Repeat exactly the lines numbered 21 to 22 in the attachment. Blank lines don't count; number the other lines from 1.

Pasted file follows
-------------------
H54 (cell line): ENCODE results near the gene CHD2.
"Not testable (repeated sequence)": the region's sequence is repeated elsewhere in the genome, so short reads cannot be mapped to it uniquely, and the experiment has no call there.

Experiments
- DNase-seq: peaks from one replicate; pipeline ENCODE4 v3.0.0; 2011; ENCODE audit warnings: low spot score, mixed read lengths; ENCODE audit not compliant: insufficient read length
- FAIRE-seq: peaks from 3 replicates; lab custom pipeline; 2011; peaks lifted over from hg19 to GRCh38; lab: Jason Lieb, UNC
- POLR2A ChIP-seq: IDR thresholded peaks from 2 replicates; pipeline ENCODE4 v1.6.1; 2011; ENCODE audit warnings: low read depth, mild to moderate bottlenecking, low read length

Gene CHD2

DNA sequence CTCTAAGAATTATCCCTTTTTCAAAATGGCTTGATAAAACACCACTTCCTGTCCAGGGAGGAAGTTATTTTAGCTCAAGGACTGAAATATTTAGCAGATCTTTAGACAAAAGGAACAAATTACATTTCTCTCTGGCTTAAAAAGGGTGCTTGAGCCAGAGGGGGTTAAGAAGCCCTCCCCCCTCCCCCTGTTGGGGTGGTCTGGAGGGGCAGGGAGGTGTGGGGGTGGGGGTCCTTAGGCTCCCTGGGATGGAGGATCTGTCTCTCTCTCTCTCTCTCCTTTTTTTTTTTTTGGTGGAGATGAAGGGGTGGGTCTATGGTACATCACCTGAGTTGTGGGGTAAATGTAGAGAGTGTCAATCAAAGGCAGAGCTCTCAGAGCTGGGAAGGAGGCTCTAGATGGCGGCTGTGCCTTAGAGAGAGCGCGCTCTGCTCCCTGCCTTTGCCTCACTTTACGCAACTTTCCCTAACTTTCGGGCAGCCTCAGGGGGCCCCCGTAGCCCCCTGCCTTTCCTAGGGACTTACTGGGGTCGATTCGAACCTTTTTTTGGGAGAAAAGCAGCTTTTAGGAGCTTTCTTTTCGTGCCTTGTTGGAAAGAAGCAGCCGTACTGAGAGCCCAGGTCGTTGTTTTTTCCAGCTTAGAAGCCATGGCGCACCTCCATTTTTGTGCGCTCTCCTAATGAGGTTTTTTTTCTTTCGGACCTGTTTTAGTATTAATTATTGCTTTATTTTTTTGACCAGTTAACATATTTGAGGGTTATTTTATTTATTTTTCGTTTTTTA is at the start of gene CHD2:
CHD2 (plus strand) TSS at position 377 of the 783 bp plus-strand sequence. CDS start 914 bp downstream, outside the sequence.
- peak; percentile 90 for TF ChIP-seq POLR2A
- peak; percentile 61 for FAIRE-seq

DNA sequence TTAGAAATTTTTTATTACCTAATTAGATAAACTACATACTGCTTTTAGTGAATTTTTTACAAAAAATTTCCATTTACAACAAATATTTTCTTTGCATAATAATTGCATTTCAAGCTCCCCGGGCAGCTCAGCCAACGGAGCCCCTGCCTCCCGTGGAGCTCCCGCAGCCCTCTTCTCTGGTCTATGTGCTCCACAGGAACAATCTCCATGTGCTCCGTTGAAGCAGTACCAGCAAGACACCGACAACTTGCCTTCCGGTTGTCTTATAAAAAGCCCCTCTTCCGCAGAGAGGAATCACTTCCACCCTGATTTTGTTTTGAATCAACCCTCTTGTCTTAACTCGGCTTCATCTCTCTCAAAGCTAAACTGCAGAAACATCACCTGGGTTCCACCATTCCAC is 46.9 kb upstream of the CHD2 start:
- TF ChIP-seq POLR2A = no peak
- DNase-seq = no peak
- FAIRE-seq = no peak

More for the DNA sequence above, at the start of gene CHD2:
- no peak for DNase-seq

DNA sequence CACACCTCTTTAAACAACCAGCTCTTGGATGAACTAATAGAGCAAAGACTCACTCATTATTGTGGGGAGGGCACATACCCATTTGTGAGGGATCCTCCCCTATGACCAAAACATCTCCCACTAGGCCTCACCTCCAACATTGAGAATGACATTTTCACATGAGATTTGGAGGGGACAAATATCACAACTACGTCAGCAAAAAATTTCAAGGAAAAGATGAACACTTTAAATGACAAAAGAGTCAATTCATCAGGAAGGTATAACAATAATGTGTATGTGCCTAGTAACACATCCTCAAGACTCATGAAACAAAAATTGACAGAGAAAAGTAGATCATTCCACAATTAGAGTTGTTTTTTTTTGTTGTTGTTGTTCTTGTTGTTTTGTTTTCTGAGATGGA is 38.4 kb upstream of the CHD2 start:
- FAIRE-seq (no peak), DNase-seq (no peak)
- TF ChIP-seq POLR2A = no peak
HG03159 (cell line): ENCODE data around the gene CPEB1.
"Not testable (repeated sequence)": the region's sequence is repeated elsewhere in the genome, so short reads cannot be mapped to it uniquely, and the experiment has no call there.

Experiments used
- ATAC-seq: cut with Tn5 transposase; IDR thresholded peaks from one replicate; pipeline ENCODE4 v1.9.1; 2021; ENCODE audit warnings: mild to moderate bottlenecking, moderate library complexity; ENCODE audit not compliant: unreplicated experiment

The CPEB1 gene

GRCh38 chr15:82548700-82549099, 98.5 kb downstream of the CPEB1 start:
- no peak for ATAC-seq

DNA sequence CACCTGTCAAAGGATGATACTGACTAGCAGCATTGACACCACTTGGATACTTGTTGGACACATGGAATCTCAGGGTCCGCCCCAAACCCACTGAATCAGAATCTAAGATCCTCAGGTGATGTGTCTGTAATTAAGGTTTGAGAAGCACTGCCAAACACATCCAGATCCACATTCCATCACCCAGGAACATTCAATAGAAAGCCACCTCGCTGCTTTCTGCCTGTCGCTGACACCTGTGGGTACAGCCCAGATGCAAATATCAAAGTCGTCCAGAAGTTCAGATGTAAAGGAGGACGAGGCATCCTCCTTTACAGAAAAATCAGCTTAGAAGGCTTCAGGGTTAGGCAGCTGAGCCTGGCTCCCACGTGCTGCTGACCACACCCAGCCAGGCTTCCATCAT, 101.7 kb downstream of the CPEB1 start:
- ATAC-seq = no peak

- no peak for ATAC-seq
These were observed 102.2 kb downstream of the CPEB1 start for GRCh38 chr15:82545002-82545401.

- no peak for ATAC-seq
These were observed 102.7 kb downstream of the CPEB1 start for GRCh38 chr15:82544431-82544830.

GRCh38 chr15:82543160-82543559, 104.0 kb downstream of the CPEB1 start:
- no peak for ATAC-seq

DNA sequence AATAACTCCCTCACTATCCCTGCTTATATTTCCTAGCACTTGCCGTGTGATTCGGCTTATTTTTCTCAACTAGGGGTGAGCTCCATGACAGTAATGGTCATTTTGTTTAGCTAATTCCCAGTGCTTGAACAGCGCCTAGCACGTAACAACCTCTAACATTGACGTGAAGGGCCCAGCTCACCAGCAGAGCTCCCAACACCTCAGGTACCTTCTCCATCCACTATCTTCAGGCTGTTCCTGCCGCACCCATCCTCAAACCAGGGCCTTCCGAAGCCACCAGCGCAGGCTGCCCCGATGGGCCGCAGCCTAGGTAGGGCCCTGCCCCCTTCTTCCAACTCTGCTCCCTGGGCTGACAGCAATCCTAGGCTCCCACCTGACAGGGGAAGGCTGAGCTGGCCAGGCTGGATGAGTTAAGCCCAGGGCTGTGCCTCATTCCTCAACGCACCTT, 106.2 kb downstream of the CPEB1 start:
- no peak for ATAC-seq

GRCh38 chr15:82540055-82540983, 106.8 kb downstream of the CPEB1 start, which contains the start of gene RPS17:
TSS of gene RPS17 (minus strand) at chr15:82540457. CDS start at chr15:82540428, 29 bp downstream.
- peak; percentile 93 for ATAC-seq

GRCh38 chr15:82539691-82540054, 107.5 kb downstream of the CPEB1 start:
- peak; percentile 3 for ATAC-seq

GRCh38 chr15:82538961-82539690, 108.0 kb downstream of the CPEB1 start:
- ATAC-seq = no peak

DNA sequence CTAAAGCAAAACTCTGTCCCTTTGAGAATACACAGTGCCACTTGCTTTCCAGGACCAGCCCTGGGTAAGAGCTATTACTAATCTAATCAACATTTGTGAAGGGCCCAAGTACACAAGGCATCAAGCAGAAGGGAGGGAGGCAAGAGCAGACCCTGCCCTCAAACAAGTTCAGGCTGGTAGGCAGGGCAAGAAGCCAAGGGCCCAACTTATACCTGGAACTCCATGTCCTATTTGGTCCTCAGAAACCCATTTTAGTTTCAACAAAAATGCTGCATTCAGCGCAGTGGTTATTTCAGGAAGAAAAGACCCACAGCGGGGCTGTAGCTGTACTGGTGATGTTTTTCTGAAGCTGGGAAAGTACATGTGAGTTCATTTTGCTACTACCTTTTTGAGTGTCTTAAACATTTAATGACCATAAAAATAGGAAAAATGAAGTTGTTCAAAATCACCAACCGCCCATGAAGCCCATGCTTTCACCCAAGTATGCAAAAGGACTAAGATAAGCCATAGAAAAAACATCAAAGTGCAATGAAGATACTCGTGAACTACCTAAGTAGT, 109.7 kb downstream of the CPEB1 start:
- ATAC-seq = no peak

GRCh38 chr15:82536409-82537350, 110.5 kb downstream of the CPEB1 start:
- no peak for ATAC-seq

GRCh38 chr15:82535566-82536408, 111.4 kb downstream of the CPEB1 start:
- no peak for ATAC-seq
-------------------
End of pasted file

HG03159 (cell line): ENCODE data around the gene CPEB1.
"Not testable (repeated sequence)": the region's sequence is repeated elsewhere in the genome, so short reads cannot be mapped to it uniquely, and the experiment has no call there.